Branson police chief says license plate reading cameras already stopping criminals

Published: Mar. 10, 2023 at 3:42 PM CST|Updated: Mar. 10, 2023 at 4:16 PM CST
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BRANSON, Mo. (KY3) - The Branson Police Department introduced license plate readers a month ago, and they’re already paying off.

The department currently has eight of them, and are using the cameras in busy areas or places with high crime rates.

Branson Police Chief Eric Schmitt said in the few weeks they have had them, they have arrested 10 people already. Chief Schmitt said the flock cameras are already preventing crime.

“It was kind of eye-opening for the officers just to see how in the first couple of weeks of operation, how frequently we did have those stolen cars and those wanted people coming into town,” said Chief Schmitt.

The cameras don’t take pictures of the driver, just the license plates and car.

“That camera will trip and send an instant alert to our officers,” said Chief Schmitt. “The information that will result in that trip is anything that’s a wanted vehicle, a stolen vehicle, a vehicle of interest for a crime.”

Chief Schmitt said dispatchers and officers put the plate information into their system, keeping the tourist town safe. This isn’t just in town or across Missouri but nationwide.

“Instead of waiting for them to victimize our people in town, we’re getting them before they commit the crimes,” said Chief Schmitt.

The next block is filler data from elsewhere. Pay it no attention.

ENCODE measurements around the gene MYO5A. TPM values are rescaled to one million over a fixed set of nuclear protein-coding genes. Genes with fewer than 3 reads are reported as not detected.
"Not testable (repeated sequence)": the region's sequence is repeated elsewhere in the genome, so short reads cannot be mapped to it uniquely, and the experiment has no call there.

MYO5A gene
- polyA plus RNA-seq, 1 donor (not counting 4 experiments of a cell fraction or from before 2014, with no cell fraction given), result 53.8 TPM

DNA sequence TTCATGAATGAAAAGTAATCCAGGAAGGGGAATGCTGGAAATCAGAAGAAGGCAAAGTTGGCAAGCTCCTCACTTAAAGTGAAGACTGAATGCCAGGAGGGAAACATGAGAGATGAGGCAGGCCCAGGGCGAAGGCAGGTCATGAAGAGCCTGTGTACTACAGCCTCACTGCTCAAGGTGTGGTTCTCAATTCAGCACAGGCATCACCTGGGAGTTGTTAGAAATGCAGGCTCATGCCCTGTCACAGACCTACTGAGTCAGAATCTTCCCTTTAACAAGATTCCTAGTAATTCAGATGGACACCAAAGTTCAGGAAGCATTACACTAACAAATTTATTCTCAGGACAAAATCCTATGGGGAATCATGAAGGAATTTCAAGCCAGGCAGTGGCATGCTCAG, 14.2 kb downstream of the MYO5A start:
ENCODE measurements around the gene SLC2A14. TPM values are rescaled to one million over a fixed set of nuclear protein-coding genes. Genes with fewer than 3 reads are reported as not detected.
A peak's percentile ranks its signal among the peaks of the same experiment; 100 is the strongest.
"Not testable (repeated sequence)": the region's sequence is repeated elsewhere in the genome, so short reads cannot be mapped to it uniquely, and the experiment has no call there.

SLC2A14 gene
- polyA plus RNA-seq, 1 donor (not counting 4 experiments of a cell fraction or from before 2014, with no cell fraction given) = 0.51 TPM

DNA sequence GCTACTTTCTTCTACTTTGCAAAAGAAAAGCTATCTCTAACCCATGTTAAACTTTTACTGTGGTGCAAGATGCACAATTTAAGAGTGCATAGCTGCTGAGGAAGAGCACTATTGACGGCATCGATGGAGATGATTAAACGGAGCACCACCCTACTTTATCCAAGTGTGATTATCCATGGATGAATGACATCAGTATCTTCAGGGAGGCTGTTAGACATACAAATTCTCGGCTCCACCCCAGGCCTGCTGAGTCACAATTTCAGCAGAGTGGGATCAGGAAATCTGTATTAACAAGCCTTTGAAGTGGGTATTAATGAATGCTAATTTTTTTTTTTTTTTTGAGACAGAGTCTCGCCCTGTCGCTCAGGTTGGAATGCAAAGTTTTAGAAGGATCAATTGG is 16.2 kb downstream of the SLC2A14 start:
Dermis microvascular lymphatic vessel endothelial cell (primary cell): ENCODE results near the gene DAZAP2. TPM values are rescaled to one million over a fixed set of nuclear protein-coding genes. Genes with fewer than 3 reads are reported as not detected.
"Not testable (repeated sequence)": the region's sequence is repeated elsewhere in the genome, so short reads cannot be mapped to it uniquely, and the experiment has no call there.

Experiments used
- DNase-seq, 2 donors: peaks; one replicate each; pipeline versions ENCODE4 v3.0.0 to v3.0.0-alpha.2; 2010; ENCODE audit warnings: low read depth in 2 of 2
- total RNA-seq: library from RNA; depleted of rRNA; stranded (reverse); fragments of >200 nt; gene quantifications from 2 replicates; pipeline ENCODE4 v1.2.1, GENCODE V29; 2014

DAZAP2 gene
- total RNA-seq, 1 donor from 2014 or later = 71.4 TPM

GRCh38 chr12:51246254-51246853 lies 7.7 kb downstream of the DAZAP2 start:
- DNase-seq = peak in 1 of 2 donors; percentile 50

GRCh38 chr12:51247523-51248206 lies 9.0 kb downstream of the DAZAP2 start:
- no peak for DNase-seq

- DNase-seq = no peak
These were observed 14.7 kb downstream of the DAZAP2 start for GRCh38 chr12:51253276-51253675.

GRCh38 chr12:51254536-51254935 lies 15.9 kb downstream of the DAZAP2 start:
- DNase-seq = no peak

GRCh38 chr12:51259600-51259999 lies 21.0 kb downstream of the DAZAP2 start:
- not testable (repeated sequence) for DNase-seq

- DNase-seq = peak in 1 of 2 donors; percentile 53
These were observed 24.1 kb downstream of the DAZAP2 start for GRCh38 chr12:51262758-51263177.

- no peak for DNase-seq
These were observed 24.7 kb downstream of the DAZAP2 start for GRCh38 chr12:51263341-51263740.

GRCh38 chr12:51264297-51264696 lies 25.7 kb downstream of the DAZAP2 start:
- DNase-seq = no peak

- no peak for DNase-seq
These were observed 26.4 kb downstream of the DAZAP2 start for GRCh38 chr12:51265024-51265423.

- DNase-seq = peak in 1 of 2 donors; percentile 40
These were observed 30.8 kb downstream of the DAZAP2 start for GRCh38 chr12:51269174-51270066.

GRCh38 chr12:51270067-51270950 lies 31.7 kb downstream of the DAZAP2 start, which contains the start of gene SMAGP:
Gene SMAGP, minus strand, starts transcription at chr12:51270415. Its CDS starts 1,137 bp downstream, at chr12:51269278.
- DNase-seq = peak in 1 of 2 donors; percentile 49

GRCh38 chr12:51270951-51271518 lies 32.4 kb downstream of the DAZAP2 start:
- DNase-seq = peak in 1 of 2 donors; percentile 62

He said several stolen cars have already been recovered thanks to the cameras. More Branson-area businesses are getting on board to help curb crime too.

“We get them in the original stolen car before they’ve had time to set up here and break into things, steal other cars, things along those lines,” said Chief Schmitt. “That’s a win for the community.”

He said it could even help your neighborhood.

“There are several neighborhoods where there’s just limited entry in and having those up, the research shows that 70% of crimes are committed with vehicles,” said Chief Schmitt.

Chief Schmitt said the cameras give confidence in officers, that what they do works.

“That’s why everybody became a police officer in the first place,” said Chief Schmitt. “If we can prevent the crime from happening, and drive our crime stats down, that’s a huge win for us. It’s not just good for the economy, it really makes the officers feel good about what they’re doing.”

Chief Schmitt wants to be clear, these aren’t traffic cameras, and don’t measure a driver’s speed.

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